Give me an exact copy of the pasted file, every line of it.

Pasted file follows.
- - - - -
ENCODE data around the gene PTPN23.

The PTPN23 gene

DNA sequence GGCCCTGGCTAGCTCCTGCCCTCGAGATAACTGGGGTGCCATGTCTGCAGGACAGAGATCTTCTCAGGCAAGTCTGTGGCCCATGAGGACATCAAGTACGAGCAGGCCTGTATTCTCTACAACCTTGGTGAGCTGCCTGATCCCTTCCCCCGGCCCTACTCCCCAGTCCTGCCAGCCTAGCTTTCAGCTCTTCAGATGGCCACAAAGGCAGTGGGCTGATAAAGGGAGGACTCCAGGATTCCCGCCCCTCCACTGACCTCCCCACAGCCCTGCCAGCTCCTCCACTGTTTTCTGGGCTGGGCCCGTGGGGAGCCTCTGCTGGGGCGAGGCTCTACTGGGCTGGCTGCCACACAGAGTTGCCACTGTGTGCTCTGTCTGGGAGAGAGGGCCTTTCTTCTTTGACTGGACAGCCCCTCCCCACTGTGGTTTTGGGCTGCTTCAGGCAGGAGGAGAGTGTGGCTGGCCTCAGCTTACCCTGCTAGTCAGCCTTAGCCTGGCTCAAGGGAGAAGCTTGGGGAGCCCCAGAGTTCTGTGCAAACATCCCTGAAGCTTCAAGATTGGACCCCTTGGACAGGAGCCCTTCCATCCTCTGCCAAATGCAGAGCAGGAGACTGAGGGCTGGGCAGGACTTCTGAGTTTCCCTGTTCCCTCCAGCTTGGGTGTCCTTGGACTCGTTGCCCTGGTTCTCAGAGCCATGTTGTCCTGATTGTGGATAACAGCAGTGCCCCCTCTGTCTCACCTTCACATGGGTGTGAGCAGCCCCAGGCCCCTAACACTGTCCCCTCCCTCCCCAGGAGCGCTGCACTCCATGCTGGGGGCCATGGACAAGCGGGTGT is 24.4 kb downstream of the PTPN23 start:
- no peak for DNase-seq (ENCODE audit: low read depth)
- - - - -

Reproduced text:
ENCODE data around the gene PTPN23.

The PTPN23 gene

DNA sequence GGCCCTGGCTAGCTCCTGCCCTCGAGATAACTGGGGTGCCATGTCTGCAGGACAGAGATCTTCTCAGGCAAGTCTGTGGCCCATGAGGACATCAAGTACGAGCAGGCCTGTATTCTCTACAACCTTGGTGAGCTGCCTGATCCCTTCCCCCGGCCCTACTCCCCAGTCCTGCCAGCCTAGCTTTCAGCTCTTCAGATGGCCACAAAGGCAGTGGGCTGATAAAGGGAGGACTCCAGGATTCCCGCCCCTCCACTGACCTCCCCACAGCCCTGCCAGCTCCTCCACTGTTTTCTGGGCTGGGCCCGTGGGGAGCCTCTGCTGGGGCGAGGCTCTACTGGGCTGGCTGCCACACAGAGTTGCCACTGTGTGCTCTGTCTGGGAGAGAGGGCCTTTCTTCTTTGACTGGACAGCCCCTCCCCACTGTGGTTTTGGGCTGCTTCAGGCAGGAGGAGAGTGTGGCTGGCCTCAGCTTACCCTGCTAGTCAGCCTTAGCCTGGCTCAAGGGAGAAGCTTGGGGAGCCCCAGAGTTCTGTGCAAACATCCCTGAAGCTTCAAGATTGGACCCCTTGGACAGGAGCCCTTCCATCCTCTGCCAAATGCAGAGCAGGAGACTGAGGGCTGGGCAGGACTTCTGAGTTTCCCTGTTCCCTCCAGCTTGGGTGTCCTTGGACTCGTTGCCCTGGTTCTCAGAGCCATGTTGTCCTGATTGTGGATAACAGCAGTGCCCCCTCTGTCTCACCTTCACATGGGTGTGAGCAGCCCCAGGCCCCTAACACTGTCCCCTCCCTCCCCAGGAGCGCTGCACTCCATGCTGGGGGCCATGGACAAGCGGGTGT is 24.4 kb downstream of the PTPN23 start:
- no peak for DNase-seq (ENCODE audit: low read depth)